Therefore “the mules are instructed to … spread [the votes] around,” D’Souza said.

A rule of tracking only those who visited at least 10 drop boxes was adopted in order to eliminate mistakes, he continued. “It’s possible someone went to one dropbox and they sort of had to stop and tie their shoelace at the next dropbox.” The researchers set the bar pretty high, he added.

Where Illegal Ballots Come From

A screenshot of Dinesh D’Souza’s “2000 Mules” documentary to be released May 2, 2022. (Screenshot/2000 Mules)
A screenshot of Dinesh D’Souza’s “2000 Mules” documentary. (Screenshot/2000 Mules) 

To find out where the mules got the votes from, the researchers investigated the connection between left-wing activist organizations deeply embedded in these urban areas where the mules operated, D’Souza said.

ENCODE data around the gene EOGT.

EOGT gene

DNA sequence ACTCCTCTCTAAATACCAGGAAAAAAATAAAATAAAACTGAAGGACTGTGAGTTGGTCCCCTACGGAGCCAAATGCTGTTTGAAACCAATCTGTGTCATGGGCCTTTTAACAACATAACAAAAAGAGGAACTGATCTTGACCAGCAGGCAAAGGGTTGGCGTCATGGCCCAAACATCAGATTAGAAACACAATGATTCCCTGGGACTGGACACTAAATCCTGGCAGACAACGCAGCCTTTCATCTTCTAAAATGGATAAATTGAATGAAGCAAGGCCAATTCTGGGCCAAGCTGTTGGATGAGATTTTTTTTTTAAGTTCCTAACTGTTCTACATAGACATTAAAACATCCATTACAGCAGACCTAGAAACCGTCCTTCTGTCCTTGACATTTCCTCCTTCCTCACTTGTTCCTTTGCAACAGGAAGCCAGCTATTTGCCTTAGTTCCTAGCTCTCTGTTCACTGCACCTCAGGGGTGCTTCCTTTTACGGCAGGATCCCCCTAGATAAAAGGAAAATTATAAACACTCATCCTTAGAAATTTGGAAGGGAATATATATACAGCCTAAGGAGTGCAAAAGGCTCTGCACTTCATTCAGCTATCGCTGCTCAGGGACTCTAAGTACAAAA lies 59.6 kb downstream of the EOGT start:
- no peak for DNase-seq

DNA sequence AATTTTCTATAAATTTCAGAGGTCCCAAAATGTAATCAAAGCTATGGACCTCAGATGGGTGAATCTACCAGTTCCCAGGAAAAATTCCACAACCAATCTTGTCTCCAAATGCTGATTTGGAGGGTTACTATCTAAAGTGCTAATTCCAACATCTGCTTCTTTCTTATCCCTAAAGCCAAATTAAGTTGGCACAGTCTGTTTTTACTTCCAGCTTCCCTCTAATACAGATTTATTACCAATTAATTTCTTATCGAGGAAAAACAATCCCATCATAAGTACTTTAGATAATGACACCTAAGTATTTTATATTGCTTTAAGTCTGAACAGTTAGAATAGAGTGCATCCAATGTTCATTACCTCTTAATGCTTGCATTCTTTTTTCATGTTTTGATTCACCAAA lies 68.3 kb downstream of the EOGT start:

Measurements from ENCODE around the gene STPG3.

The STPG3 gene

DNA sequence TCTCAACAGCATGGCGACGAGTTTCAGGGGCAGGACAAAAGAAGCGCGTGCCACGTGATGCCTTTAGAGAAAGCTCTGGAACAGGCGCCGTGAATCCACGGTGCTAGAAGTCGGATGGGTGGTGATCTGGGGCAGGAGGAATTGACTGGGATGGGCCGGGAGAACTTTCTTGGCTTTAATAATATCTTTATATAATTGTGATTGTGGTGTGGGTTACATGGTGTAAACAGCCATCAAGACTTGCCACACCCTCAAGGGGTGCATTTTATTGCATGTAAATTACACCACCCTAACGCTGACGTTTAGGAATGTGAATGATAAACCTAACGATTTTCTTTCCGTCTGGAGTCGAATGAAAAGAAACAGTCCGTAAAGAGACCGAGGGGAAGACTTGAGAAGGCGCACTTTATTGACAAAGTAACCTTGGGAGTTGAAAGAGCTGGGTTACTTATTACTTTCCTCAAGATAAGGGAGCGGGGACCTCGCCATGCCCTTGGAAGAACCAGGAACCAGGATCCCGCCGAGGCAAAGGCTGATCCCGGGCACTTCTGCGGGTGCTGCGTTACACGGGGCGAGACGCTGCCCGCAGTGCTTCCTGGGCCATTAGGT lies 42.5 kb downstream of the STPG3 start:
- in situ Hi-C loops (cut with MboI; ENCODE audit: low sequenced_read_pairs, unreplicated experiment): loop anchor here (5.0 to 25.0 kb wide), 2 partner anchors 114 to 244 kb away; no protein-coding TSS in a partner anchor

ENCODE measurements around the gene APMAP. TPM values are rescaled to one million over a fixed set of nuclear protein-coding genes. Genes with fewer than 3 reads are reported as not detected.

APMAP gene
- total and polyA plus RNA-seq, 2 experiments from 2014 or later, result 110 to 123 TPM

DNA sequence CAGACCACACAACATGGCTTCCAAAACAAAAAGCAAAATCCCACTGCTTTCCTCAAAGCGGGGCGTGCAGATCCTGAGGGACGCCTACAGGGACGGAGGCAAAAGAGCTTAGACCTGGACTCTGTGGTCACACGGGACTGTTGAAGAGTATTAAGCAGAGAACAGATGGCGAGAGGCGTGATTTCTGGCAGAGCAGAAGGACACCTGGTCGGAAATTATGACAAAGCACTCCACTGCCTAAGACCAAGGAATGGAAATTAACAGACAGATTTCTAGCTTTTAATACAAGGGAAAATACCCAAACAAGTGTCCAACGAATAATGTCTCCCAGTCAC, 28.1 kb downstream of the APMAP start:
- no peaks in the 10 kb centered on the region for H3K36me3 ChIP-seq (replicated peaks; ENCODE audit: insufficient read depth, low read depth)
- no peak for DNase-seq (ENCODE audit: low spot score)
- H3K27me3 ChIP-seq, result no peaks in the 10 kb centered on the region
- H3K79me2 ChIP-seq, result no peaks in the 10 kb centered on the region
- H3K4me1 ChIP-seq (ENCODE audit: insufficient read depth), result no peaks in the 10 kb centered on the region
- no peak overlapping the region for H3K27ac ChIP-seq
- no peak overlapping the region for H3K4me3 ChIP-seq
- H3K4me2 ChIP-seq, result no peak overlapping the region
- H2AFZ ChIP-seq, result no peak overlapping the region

The purchased geo-tracking records showed that mules first stopped by at the left-wing organizations, collected a batch or a satchel of votes, and like a mailman, went on a route to drop off the votes, he explained. The deliveries often occurred in the middle of the night between 1 a.m. and 3 a.m.

To verify their findings, True The Vote obtained official surveillance videos from the states themselves, D’Souza said.

D’Souza described that mules seen on videos are typically shrouded in hoodies, they look around to make sure they’re not being observed, and then they run up to the dropboxes. Some of them wore gloves to avoid leaving their fingerprints, he added.

Mules often take photos of their hands putting the ballot into the dropbox, D’Souza said.